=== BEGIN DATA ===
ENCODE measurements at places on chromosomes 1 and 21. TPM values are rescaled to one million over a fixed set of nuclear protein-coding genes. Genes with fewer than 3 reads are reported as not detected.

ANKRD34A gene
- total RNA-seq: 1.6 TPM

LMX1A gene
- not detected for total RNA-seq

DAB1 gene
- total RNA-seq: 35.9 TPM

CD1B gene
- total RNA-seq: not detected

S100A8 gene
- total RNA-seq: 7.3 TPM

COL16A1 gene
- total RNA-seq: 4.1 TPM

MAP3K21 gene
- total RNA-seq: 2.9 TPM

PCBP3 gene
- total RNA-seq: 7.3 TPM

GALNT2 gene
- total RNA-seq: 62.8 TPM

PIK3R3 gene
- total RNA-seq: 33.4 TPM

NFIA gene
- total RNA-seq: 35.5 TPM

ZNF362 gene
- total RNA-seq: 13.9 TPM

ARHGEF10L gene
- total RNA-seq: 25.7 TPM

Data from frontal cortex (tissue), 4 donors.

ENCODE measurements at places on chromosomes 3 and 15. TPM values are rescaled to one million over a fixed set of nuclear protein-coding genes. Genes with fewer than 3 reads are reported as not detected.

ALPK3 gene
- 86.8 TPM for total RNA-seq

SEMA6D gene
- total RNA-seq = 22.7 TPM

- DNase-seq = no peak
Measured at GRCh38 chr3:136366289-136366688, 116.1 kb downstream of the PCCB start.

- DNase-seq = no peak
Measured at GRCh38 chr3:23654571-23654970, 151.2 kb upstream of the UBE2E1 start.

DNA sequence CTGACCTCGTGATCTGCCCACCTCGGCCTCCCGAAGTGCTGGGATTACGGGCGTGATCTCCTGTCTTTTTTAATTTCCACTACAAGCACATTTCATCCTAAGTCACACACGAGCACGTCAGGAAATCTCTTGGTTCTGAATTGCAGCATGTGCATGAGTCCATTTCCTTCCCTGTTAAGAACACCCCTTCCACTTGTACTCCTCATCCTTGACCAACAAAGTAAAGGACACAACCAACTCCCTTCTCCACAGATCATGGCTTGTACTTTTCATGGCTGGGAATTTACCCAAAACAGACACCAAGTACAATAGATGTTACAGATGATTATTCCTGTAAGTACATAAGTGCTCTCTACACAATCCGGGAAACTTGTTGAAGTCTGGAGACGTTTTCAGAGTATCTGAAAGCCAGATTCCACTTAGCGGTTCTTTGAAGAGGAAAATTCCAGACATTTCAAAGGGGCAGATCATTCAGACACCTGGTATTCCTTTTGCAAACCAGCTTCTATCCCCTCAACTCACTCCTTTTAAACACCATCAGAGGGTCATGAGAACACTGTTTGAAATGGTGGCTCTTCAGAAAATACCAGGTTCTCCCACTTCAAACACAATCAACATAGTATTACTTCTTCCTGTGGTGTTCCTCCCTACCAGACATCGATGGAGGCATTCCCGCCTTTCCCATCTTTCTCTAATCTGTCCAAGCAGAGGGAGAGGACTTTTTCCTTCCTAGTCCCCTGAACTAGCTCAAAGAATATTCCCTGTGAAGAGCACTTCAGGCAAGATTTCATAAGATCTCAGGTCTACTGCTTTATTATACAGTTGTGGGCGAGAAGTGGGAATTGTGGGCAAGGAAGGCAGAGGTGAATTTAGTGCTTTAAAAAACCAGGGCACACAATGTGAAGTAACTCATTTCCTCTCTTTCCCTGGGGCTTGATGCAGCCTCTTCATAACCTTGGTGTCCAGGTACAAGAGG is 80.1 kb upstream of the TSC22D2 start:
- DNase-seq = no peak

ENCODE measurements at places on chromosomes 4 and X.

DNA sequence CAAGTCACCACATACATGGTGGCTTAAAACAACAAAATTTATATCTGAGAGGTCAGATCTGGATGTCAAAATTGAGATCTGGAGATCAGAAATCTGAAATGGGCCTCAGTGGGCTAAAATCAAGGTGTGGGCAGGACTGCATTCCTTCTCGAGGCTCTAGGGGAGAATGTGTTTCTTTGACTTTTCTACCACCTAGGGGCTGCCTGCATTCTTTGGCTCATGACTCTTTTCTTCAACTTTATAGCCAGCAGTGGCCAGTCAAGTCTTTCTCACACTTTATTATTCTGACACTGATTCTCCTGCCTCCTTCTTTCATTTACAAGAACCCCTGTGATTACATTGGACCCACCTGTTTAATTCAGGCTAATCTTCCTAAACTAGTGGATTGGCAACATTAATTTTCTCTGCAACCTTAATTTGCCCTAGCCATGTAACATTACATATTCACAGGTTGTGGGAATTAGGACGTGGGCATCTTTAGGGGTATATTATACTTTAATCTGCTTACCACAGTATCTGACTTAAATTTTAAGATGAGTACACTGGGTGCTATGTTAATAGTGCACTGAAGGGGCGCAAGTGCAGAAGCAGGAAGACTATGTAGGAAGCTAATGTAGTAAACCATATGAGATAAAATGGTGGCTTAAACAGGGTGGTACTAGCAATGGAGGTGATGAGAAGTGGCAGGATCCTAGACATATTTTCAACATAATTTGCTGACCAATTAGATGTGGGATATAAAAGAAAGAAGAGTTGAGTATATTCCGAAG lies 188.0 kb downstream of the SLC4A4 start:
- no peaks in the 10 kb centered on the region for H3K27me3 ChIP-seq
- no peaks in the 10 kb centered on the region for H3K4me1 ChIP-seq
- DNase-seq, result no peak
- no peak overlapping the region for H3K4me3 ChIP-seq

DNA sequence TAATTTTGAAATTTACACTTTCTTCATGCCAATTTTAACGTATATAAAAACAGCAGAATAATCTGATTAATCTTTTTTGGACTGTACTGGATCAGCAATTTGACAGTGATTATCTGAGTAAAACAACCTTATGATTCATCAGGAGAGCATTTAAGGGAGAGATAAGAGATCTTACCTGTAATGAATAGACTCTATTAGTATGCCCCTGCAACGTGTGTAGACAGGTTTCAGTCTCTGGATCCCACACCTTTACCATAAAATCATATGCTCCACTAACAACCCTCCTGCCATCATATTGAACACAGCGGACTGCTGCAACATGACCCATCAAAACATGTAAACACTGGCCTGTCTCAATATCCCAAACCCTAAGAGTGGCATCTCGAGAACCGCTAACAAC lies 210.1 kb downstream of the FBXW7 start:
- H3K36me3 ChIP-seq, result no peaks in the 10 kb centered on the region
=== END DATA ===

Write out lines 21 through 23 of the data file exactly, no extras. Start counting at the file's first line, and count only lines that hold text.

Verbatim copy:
- total RNA-seq: 33.4 TPM

NFIA gene
- total RNA-seq: 35.5 TPM